Biological nanofibers in a standing wave optical trap

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Ebner, Maximilian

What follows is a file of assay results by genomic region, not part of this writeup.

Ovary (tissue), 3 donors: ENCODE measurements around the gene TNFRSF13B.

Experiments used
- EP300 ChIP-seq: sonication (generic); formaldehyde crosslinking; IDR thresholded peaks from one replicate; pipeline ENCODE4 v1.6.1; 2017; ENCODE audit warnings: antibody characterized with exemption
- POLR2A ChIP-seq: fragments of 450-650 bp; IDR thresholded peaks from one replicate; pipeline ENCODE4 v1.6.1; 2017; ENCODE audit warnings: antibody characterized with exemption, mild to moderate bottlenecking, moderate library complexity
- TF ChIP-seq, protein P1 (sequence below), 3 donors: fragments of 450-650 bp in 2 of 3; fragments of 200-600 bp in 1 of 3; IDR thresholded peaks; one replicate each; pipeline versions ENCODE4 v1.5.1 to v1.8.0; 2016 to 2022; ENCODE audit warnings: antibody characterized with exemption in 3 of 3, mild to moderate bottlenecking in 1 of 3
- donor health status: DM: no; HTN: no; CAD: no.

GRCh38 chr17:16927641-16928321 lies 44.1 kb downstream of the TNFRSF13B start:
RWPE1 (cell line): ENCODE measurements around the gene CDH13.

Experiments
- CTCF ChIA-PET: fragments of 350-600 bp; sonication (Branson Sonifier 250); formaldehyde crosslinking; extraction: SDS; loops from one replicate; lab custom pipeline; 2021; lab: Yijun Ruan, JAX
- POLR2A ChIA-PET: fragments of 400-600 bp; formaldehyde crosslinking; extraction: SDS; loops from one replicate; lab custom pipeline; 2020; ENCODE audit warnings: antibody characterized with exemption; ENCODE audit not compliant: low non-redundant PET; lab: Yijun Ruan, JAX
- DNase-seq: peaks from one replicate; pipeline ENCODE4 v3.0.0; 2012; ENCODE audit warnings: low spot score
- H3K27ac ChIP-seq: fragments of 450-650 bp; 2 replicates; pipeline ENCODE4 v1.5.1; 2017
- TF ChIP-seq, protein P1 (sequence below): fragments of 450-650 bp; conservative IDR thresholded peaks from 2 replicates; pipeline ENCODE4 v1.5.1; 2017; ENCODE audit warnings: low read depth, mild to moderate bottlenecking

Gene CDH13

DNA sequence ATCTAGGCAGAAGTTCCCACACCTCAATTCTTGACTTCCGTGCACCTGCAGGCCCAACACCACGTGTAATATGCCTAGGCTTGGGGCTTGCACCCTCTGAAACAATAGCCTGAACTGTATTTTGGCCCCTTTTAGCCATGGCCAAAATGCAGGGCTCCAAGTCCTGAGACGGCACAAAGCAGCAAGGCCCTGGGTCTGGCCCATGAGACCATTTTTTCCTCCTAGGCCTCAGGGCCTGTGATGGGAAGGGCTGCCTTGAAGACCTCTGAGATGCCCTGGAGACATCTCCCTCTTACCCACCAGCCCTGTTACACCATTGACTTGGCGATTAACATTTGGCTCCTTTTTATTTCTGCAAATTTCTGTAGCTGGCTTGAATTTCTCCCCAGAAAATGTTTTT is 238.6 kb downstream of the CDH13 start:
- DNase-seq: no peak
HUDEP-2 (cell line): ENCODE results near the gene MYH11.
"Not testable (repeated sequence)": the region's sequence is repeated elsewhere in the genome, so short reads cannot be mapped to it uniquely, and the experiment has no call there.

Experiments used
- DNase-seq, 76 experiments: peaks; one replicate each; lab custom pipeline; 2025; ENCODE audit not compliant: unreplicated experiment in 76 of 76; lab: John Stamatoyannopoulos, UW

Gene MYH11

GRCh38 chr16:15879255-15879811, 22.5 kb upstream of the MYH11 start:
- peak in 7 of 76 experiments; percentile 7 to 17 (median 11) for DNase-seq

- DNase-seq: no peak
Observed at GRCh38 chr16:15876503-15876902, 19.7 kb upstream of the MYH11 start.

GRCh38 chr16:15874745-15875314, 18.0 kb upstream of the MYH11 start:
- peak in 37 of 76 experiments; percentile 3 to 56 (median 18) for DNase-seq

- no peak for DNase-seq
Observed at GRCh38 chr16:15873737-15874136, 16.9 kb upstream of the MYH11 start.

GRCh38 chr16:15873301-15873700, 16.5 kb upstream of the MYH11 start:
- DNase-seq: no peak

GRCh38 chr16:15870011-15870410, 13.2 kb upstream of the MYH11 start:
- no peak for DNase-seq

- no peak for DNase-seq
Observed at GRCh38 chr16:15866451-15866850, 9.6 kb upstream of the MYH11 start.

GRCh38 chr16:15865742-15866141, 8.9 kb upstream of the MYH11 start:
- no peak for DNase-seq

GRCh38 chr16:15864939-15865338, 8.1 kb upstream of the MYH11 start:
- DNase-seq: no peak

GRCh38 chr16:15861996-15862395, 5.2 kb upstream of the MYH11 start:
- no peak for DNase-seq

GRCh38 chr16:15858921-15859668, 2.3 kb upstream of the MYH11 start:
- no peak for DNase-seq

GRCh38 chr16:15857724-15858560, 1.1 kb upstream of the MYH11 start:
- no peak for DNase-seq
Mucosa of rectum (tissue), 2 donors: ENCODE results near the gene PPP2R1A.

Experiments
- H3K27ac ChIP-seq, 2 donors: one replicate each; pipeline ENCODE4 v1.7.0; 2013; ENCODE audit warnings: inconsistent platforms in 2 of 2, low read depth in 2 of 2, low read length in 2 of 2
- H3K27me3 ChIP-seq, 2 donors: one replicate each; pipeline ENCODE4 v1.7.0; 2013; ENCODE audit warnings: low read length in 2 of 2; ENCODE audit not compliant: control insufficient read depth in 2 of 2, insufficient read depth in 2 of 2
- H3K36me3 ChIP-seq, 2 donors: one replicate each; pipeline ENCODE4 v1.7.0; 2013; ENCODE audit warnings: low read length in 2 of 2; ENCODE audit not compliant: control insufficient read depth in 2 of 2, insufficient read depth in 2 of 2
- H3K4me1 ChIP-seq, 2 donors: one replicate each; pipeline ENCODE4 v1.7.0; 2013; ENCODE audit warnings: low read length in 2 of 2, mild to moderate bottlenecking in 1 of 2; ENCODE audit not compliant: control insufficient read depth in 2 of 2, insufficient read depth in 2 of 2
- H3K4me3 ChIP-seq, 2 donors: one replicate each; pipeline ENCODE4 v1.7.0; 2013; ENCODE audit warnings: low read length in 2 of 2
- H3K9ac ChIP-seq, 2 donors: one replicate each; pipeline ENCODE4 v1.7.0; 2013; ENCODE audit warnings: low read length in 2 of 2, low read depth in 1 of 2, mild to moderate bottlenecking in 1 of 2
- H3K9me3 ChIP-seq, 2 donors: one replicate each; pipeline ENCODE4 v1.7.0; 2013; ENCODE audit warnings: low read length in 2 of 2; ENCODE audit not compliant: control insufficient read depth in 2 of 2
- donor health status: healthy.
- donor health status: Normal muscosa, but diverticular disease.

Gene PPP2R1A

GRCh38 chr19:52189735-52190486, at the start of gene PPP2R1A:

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To explain fundamental processes in molecular and cell biology a detailed description of the interaction of the relevant components involved is required. Hence, single molecule experiments have to be carried out in order to omit averaging of the interaction. For observation of small particles in a non-intrusive fashion optical traps can be used for immobilization and manipulation. The proposed design of a Gaussian standing wave optical trap, feasible to trap unprecedently small particles due to steep intensity gradients and the depletion of the scattering force is presented. In its realization with a reflective slide, it is used to demonstrate the capability of this tool to trap small biological particles. Nanofibers model a reduction in dimensionality, thus leading the way to single molecules. The high ratio of axial-to-lateral trap stiffness in the standing wave optical trap causes the nanofibers to lay in the focal plane. Microtubules with a diameter of 25nm were trapped and moved in the focal plane. Long time observation of microtubule bundles using darkfield microscopy is achieved and used to characterize the trapping efficiency. Bundles of three microtubules were held in focus over a time period of hours using a trapping power of only 6mW. The suitable conditioning of the sample chamber with a heating system is demonstrated by polymerizing microtubules inside the sample chamber, pointing the way to a controlled assembly of microtubule bundles.



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